Before HASTINGS, Chief Judge, and DUFFY and KILEY, Circuit Judges.
This is an appeal by plaintiff from an adverse judgment in his personal injury action against the United States under the Federal Torts Claim Act.*fn1
Plaintiff was struck and injured at nighttime by a United States mail car while crossing Granville Avenue in Chicago, not at a crosswalk, at a point approximately one hundred feet west of Damen Avenue. The trial court found the driver of the mail car negligent, but further found that plaintiff was guilty of negligence which proximately caused his injuries. Judgment for defendant followed.
We see no merit in plaintiff's contention that the District Court erroneously applied Illinois law and found that plaintiff was guilty of contributory negligence as a matter of law because he did not stop at the center of Granville Avenue, under the circumstances then facing him, and look both ways. We think the court's decision was on a fact question.
The District Court, in its opinion,*fn2 discussed the Illinois statute*fn3 applicable to the duties of pedestrians crossing a roadway "other than within a marked crosswalk," and Illinois cases dealing with the duties of such a pedestrian.*fn4 The court did state there was "no evidence" of plaintiff's due care, but nevertheless stated: "In light of all the facts in this case, even viewed most favorably to the plaintiff, the court finds that the plaintiff has not met his burden of proof of showing by the preponderance of evidence that he was free from contributory negligence." In favor of the District Court's judgment we presume the court's discussion, relied upon by plaintiff to show the court's decision was one of law, was to strengthen his decisive finding of fact.*fn5
Thus the vital issue is whether the decisive finding of fact is "clearly erroneous."
There is testimony that plaintiff parked his car on the north side of Granville Avenue, a two-lane street well lighted from curb to curb; that he stopped in front of his car, saw no traffic approaching on his side in the westbound lane, but saw the lights of the mail car approaching about a block away in the eastbound lane; that the mail car was traveling at a lawful rate of speed; that plaintiff took "some steps" to cross the street at a slight diagonal toward the oncoming car and remembered no more; that neither the driver of the mail car nor a driver of a car two hundred feet behind it saw plaintiff until just before the accident; and that when plaintiff was struck by the mail car he was three-quarters of the way across Granville Avenue.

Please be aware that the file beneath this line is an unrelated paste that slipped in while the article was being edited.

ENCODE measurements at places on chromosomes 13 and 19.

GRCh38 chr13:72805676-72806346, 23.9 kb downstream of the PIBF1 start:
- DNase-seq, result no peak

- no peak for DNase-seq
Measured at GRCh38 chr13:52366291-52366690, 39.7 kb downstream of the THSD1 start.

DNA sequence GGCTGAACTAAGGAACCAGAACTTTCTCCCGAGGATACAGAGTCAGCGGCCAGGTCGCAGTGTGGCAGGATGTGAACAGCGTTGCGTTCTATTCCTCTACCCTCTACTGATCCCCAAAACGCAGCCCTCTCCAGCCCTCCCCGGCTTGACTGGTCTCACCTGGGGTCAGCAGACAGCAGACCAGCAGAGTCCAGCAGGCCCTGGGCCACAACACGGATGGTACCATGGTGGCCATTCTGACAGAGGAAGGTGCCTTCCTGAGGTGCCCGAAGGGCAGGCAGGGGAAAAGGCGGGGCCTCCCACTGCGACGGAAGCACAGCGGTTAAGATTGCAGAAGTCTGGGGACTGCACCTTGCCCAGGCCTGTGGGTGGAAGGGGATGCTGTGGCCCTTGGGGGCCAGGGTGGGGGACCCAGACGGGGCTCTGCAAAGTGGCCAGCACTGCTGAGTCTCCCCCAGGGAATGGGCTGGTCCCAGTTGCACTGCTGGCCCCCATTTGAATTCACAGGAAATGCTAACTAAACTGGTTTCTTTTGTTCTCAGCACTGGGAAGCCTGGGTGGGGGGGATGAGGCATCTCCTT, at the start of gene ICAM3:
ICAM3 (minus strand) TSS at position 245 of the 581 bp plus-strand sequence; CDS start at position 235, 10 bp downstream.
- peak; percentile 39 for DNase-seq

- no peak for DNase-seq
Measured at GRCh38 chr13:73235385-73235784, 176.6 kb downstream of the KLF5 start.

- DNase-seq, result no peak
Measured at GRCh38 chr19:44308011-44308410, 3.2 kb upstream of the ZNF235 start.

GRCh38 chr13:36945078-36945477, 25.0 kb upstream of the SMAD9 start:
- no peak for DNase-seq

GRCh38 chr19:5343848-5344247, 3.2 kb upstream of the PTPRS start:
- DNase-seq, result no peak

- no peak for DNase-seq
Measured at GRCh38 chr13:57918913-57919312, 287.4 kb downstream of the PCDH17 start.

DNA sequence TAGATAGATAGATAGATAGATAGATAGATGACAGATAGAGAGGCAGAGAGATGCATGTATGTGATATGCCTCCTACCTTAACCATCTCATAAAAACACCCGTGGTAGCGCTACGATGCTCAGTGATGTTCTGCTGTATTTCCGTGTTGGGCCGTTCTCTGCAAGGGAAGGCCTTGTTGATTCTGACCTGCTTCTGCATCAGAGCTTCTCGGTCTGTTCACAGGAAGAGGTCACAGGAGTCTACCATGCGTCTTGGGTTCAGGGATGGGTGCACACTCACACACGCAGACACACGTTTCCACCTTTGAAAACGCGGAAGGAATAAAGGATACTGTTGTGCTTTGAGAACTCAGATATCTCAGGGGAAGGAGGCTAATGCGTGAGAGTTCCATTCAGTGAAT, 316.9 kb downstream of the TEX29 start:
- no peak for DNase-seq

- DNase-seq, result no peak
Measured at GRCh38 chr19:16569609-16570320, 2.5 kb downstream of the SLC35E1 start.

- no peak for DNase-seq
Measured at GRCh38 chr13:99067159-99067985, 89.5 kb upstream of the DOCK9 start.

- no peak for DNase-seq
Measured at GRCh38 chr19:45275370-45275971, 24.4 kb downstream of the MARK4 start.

We think there is substantial evidence to support the finding made by the court that plaintiff ought to have looked again at the oncoming mail car before walking into the eastbound lane, since there was no "urgency" for crossing and no traffic was coming in the westbound lane; and that he did not "look again," for if he had he would not have walked into the eastbound lane.
All the "facts and circumstances" and the natural tendency of man to avoid injury were held, in Campbell v. Ragel, 7 Ill.App.2d 301, 129 N.E.2d 451 (1955), to justify the inference that an "amnestic plaintiff" there was in the exercise of due care. We cannot say that the District Court in the case at bar was clearly in error in inferring that the unfortunately "amnestic plaintiff" here was not in the exercise of due care, nor that the court disregarded the natural inclination toward self-preservation in making its finding.
The finding is not "clearly erroneous." And we have no "definite and firm conviction that a mistake has been committed." McAllister v. United States, 348 U.S. 19, 20, 75 S. Ct. 6, 7, 99 L. Ed. 20 (1954).
Plaintiff also claims error in the District Court's refusal to grant a partial new trial to permit him to introduce evidence of his habits of, and reputation for, care in his conduct as a pedestrian. This evidence was not offered during the trial. We are unable to see an abuse of the trial court's discretion, and find no error in the ruling.